Immediately after George Floyd’s murder, large firms and financial institutions made public statements which included commitments to diversify their workforce and implement programs, practices, and policies that aim to increase both racial and gender equity. To promote transparency and accountability for diversity performance and encourage economic inclusion, the Committee requested data from investment firms with assets over $400 billion to report and comment on their diversity and inclusion data and practices.
The data requests were designed to inform Congress of the diversity levels, policies and practices of the country’s largest investment firms.
Highlights from Committee Staff Findings:
For full list of findings, please see the report here. Below are some of the highlights of the Committee staff report:
Racial and ethnic groups experience different levels of representation. Across all employees who are people of color, Black and Latinx employees were highly represented in administrative support roles or other non-professional level roles but were less likely to be represented in executive/senior level or mid-level manager roles. Meanwhile, Asian Americans were most represented in technician, professional, and first/mid-level manager role, compared to support roles and senior level roles.
Of the firms that made 2020 racial justice commitments, only one committed to increasing board diversity.
People of color are underrepresented on investment firm boards (17.5%).
While almost two-thirds of firms reported having policies to support diverse suppliers, few reported spending with women-owned or minority-owned firms. Of firms that responded to the request, all reported spending 4% or less of asset manager spending with women-owned or minority-owned firms.
Only 14 of the 28 firms (50%) that responded to this request provided at least some information on women-owned businesses and minority-owned businesses with which they are doing business. The average percent spent with women-owned firms ranged from 11.63% for non-professional spending to 0.30% for underwriting. The average percent spent with minority-owned firms ranged from 17.13% for human resources to 0.50% for asset management subcontracting.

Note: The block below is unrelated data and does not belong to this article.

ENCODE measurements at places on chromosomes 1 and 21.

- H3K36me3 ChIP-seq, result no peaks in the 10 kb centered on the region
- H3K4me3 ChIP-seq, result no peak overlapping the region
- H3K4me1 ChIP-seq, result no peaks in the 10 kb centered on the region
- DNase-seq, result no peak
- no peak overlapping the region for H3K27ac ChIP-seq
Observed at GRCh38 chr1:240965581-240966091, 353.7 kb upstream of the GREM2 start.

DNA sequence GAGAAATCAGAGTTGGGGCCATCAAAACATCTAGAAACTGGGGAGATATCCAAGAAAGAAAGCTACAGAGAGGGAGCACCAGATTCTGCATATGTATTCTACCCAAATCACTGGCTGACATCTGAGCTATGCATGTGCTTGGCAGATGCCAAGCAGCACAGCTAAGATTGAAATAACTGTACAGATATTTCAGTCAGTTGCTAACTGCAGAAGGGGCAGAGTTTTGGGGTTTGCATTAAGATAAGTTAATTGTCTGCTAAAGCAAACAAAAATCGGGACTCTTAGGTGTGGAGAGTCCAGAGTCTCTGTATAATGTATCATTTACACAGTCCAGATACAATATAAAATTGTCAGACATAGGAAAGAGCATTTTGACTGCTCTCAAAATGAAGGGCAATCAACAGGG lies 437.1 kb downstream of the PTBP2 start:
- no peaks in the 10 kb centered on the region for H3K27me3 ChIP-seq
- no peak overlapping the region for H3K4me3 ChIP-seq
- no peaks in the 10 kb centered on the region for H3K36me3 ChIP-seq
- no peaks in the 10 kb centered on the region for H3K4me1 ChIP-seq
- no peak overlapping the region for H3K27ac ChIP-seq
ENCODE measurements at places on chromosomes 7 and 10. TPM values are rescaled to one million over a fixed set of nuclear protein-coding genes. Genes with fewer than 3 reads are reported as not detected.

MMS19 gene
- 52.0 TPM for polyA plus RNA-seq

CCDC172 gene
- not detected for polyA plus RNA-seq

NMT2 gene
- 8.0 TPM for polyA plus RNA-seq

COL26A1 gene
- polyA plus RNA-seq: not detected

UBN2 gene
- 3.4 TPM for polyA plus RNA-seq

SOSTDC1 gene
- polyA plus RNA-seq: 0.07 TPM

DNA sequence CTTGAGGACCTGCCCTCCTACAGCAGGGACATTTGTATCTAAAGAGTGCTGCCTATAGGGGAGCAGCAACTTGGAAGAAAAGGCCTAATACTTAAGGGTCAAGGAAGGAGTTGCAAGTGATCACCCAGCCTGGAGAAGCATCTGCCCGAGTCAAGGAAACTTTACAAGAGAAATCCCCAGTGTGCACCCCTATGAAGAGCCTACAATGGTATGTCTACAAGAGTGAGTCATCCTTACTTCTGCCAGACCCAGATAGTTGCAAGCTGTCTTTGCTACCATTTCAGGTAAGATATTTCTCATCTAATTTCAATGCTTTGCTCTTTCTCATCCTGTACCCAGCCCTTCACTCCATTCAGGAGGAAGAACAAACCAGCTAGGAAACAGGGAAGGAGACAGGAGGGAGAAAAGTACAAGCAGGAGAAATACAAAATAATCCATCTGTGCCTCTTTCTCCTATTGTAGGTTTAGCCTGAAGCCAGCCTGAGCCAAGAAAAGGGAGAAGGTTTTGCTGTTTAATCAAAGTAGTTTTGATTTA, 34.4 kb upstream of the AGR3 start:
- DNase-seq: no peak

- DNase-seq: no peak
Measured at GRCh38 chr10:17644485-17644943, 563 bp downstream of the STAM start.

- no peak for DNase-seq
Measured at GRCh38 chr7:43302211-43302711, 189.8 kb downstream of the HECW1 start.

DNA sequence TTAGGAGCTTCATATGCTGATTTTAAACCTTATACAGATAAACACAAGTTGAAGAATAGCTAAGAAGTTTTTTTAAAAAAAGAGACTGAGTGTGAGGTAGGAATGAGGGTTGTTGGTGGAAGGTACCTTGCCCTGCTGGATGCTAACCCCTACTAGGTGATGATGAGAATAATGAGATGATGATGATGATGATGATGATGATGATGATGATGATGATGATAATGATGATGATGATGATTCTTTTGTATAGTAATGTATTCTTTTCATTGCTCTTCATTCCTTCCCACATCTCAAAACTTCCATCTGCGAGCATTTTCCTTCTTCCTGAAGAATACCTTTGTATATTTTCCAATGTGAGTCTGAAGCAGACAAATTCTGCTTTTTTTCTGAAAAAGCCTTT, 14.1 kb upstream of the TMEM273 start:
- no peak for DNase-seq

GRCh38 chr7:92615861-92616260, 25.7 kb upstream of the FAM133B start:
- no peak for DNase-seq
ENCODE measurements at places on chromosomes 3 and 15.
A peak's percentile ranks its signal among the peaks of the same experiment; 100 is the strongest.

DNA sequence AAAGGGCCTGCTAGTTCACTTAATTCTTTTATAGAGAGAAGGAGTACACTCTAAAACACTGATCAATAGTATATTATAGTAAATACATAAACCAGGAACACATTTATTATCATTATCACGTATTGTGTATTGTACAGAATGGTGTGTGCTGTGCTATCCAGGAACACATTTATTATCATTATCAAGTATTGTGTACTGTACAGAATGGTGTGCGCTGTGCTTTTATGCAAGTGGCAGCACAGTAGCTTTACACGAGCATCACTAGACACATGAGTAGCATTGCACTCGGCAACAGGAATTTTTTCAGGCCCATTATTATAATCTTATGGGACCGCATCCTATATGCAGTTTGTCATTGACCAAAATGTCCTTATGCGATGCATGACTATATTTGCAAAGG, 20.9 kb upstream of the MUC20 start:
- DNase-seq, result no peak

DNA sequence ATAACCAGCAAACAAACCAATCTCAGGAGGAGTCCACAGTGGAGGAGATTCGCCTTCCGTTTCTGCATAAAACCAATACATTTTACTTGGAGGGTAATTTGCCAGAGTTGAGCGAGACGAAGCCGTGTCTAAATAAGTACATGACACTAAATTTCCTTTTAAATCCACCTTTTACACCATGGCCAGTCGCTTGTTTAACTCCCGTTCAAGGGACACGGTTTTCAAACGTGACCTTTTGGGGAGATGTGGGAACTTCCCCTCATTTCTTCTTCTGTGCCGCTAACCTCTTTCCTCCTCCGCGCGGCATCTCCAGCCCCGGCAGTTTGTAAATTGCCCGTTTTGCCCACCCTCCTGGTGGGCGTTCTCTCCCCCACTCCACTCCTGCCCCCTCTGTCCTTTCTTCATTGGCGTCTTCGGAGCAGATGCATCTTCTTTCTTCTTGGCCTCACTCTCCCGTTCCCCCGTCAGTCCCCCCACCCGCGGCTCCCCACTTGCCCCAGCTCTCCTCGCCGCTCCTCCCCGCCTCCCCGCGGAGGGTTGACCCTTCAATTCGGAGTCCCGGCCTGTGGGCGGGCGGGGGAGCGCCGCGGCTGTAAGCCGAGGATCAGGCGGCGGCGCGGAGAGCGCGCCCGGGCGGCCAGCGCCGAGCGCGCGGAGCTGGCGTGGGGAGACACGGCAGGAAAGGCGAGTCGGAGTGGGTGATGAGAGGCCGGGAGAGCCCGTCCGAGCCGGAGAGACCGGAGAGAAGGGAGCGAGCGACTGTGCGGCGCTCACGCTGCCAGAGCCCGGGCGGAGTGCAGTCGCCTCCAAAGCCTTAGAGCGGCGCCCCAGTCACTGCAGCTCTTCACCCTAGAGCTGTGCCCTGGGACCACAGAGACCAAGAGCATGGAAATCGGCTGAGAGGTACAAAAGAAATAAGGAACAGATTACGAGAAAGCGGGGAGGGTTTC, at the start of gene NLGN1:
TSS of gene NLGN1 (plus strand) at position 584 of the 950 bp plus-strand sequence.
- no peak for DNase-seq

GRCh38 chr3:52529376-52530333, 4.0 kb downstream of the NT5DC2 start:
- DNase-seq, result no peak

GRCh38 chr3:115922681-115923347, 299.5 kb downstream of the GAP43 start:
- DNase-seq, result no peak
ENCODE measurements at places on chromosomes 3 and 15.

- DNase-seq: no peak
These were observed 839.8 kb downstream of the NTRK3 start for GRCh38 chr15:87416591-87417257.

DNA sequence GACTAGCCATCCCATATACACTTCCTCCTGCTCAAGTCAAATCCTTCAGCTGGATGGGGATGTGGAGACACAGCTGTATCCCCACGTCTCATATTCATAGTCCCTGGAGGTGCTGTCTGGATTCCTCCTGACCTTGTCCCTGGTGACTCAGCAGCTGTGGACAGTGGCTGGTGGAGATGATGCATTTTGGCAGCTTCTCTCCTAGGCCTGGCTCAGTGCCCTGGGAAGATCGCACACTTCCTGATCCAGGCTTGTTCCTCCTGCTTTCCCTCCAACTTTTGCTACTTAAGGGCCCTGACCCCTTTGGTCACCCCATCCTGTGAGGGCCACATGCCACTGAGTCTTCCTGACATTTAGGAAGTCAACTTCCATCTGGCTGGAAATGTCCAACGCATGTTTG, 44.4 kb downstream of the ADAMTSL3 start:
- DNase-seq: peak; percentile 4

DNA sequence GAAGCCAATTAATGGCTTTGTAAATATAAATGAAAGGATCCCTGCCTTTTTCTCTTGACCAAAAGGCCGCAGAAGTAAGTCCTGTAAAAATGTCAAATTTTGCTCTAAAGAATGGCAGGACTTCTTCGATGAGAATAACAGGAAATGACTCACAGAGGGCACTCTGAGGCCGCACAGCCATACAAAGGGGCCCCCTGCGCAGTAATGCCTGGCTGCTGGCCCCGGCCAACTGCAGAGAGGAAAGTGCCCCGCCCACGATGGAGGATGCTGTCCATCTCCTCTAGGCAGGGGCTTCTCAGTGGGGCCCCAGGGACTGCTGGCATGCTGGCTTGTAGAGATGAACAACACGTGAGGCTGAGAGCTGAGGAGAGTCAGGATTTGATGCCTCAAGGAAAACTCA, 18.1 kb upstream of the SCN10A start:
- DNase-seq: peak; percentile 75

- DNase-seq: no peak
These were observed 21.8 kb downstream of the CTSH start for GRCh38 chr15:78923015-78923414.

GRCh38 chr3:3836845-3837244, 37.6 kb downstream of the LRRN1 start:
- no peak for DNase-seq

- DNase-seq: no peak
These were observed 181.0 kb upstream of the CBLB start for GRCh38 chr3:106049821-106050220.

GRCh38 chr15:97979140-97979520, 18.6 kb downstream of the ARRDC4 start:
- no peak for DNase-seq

Asset Management Diversity
Only 9 of the 28 firms (32%) that responded to this request provided information on women-owned asset managers with which they are doing business. Of these firms, they spent on average 0.57% of total asset management services spend with women-owned businesses.
Only 9 of the 28 firms (32%) that responded to this request provided information on minority-owned asset managers with which they are doing business. Of these firms, they spent on average 3.96% of total asset management services spend with minority asset managers.
Underwriting Procurement Diversity
Only 6 of the 28 firms (21%) that responded to this request provided information on women-owned and minority-owned underwriters with which they are doing business. Of these firms, they spent on average 0.30% of total underwriting services spend with women-owned businesses and 9.47% with minority asset managers.
The Committee staff report recommended that Congress consider the following legislative actions to improve diversity and inclusion at America’s largest investment firms:
Investment firms should collect disaggregated data regularly on workforce, executive and board diversity, as well as conduct regular audits on pay and racial equity.
Investment firms should partner with historically Black colleges and universities, minority serving institutions and community colleges to build talent pipelines into these organizations.
Board and Executive Leadership Diversity
Investment firms should consider at least one diverse candidate for all executive positions and board positions when there are openings.
Overall Procurement Diversity
Investment firms should consider diverse suppliers whenever a procurement takes place, especially when contracting for asset managers.
Investment firms should develop pipeline programs for diverse asset managers to manage increasingly larger portfolios.
To view the full report on diversity and inclusion practices in America’s largest investment firms, click here.